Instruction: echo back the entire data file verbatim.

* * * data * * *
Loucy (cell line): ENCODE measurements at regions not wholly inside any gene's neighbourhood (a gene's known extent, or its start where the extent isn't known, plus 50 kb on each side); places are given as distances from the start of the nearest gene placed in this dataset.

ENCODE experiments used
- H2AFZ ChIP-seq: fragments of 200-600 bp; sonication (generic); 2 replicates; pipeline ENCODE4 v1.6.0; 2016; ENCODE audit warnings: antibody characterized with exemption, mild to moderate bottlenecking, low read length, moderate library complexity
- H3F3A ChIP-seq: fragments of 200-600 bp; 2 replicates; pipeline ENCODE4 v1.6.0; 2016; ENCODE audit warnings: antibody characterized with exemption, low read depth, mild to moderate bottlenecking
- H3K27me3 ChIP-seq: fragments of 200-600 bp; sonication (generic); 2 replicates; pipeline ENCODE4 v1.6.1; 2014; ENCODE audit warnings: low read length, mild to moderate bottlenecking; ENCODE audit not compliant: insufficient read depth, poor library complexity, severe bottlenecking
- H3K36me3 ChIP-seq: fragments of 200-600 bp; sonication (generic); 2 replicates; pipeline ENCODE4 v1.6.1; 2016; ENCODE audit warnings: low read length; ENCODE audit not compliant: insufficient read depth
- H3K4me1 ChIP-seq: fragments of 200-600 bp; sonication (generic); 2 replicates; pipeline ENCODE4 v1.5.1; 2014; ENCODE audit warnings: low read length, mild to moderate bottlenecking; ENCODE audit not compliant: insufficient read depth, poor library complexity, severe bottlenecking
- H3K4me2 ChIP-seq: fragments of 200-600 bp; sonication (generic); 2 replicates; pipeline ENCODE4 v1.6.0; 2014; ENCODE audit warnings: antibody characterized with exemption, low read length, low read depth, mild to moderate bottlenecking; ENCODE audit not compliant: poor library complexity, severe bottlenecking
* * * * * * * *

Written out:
Loucy (cell line): ENCODE measurements at regions not wholly inside any gene's neighbourhood (a gene's known extent, or its start where the extent isn't known, plus 50 kb on each side); places are given as distances from the start of the nearest gene placed in this dataset.

ENCODE experiments used
- H2AFZ ChIP-seq: fragments of 200-600 bp; sonication (generic); 2 replicates; pipeline ENCODE4 v1.6.0; 2016; ENCODE audit warnings: antibody characterized with exemption, mild to moderate bottlenecking, low read length, moderate library complexity
- H3F3A ChIP-seq: fragments of 200-600 bp; 2 replicates; pipeline ENCODE4 v1.6.0; 2016; ENCODE audit warnings: antibody characterized with exemption, low read depth, mild to moderate bottlenecking
- H3K27me3 ChIP-seq: fragments of 200-600 bp; sonication (generic); 2 replicates; pipeline ENCODE4 v1.6.1; 2014; ENCODE audit warnings: low read length, mild to moderate bottlenecking; ENCODE audit not compliant: insufficient read depth, poor library complexity, severe bottlenecking
- H3K36me3 ChIP-seq: fragments of 200-600 bp; sonication (generic); 2 replicates; pipeline ENCODE4 v1.6.1; 2016; ENCODE audit warnings: low read length; ENCODE audit not compliant: insufficient read depth
- H3K4me1 ChIP-seq: fragments of 200-600 bp; sonication (generic); 2 replicates; pipeline ENCODE4 v1.5.1; 2014; ENCODE audit warnings: low read length, mild to moderate bottlenecking; ENCODE audit not compliant: insufficient read depth, poor library complexity, severe bottlenecking
- H3K4me2 ChIP-seq: fragments of 200-600 bp; sonication (generic); 2 replicates; pipeline ENCODE4 v1.6.0; 2014; ENCODE audit warnings: antibody characterized with exemption, low read length, low read depth, mild to moderate bottlenecking; ENCODE audit not compliant: poor library complexity, severe bottlenecking